Following on from the identification of the gene TBK1 as a contributory risk factor for MND in February, the plot thickens further with research published yesterday by Dr Jochen Weishaupt and colleagues.
Screening DNA for clues
The majority of cases of MND are caused by a combination of subtle genetic, environmental and lifestyle factors. However, in 5-10% of cases there is a family history of the disease where the genetic factor plays more of a pivotal role. This is known as inherited MND.
Initially unveiled during the 25th International Symposium on ALS/MND in December 2014, Dr Weishaupt from Ulm University in Germany identified that mutations in the gene TBK1 were found in those with a family history of MND and frontotemporal dementia. This research, links to research published in February 2015, which identified variations in TBK1 as a contributory genetic risk factor in a small number of cases with no family history.
By screening 252 inherited MND DNA samples, with no known genetic cause, the researchers identified mutations in TBK1 as a cause of these two diseases in Germany and Sweden. This equates to TBK1 causing 1.5-2% of total inherited MND cases in this population.
TBK1 is part of the cell’s recycling system known as ‘autophagy’. Previous research has shown that this breaks down in MND, and in February 2015 researchers linked TBK1 to the other MND genes involved in this process, p62/SQSMT and OPT (find out more). Dr Weishaupt and colleagues have also identified TBK1 and confirmed that this is a major process that breaks down in inherited MND.
Dr Weishaupt and colleagues identified that the developing motor neurones were much shorter in zebrafish with the mutated TBK1 gene. The work in the zebrafish was conducted to find out whether the TBK1 gene mutation has a direct impact on the motor neurones themselves. They found that the developing motor neurones were unable to branch and connect to other cells correctly, confirming that TBK1 does affect the motor neurones of the fish.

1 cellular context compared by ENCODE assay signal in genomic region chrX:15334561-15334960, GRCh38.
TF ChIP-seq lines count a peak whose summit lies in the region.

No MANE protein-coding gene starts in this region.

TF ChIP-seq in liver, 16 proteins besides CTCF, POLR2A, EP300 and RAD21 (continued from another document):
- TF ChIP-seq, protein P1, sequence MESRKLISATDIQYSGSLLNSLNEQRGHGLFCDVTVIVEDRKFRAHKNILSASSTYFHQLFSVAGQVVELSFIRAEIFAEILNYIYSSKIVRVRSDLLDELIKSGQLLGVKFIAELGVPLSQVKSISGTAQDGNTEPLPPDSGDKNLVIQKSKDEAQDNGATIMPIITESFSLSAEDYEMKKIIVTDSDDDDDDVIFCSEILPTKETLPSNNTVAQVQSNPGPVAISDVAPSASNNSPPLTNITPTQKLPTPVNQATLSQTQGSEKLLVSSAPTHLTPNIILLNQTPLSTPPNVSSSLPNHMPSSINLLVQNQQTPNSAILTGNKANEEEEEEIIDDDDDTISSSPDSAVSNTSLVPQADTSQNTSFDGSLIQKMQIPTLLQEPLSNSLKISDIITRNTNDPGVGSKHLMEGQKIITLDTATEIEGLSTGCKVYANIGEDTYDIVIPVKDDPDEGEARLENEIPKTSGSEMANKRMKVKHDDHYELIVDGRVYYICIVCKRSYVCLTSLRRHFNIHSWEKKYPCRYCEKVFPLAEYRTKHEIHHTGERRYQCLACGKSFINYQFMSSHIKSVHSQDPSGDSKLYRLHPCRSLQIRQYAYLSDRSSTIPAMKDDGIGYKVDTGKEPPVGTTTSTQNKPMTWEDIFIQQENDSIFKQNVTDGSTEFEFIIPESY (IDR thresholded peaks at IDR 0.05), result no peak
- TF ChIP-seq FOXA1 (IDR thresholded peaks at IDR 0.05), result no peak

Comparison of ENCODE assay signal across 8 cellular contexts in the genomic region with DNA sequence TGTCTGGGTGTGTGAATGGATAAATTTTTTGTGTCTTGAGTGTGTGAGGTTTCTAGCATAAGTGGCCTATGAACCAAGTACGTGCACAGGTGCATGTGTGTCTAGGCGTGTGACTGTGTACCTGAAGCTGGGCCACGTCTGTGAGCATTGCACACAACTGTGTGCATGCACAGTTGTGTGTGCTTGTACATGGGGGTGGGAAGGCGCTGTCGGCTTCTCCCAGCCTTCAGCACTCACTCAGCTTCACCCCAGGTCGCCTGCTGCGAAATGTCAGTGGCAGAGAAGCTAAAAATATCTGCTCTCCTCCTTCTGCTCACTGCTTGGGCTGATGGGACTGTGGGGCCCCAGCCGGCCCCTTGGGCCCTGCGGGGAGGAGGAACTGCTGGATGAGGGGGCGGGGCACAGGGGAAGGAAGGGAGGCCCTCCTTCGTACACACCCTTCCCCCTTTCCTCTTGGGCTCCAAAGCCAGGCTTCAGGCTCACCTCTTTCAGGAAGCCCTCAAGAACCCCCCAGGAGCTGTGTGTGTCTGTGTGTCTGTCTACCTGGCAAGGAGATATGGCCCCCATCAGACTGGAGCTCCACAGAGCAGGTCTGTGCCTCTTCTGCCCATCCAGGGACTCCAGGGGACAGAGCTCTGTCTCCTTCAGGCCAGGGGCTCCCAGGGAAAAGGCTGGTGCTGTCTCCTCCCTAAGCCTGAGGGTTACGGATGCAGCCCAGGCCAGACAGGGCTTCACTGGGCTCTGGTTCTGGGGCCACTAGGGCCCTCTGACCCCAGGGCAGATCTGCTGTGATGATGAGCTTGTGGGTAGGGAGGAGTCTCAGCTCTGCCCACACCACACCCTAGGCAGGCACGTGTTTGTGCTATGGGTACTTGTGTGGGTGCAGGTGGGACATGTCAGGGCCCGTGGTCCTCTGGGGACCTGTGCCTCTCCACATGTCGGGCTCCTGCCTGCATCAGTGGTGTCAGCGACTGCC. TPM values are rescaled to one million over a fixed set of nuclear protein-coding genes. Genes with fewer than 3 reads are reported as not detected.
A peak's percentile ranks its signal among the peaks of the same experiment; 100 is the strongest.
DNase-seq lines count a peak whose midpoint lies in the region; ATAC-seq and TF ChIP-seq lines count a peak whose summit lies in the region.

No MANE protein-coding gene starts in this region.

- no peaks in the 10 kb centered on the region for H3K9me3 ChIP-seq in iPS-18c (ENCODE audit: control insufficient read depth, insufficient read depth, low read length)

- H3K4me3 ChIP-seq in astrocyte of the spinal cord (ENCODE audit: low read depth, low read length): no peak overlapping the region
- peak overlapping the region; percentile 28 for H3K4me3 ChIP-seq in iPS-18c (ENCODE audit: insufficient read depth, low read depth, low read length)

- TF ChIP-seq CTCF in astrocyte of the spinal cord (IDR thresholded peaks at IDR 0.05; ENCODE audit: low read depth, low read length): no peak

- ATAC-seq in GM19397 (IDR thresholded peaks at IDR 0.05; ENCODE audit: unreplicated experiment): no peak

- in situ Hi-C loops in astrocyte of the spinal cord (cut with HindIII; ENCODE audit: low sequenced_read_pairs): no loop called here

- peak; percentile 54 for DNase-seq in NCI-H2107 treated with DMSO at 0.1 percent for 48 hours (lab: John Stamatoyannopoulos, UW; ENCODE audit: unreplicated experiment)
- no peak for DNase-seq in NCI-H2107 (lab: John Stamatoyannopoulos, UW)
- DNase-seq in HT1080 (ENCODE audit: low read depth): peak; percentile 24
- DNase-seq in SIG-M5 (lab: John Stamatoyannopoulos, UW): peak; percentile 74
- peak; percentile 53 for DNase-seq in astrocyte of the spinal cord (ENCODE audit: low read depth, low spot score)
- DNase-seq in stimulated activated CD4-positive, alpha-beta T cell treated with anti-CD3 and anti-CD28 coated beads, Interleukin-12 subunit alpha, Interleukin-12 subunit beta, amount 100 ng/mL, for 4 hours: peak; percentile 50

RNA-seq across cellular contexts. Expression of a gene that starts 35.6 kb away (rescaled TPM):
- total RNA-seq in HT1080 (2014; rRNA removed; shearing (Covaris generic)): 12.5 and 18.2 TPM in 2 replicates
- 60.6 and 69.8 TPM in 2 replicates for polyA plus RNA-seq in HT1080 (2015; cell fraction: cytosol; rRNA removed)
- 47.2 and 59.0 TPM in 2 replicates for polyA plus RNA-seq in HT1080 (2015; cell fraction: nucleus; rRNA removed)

Zebrafish are ideal models for helping scientists understand what happens in MND. Unlike mice and fly models, zebrafish have transparent embryos which enable scientists to get a unique view of the developing neurones under a microscope.
Solving the TBK1 puzzle
Dr Brian Dickie, our Director of Research Development, commented on the research “Dr Weishaupt and colleagues have identified TBK1 as a cause of inherited MND and frontotemporal dementia in Germany and Sweden.
“The next step would be to find out whether this gene mutation is present in other populations, like the UK-as we know that this is not always the case – and to develop models to study TBK1 in detail.
“TBK1 has further strengthened the link between frontotemporal dementia and MND. We know that inherited MND and the more common ‘sporadic’ form are identical in their presentation and disease progression in the clinic. The TBK1 gene overlap, and the breakdown of autophagy in the cell, now shows a similarity at a cellular level, which MND researchers can go on to further understand and develop potential treatments that target this common process.”
What does this mean to me?
This research by Dr Weishaupt and colleagues has identified the TBK1 gene as a cause of inherited MND in 1.5 – 2% of inherited MND cases in Germany and Sweden. The next step will be to find out whether the TBK1 gene mutation is also found in other countries, like the UK.
Because, this is a new inherited MND gene, confirmation studies are needed before a genetic test can be developed. The overlap between those with a family history and apparently ‘sporadic’ MND cases means that TBK1 will need to be investigated further, as this will affect the interpretation of any genetic test result.
As with previous inherited MND gene discoveries, we are likely to see more research into identifying and understanding TBK1 over the coming year. The 26th International Symposium on ALS/MND abstract submissions are now open (find out more about abstracts here), and it will be interesting to find out how many TBK1 abstracts are discussed in Orlando this December.
Please note that this research was initially presented by Dr Jochen Weishaupt on the 7 December 2014 during the late-breaking news session of the 25th International Symposium on ALS/MND and will also be presented during the European Network for a Cure of ALS (ENCALS) meeting in May 2015.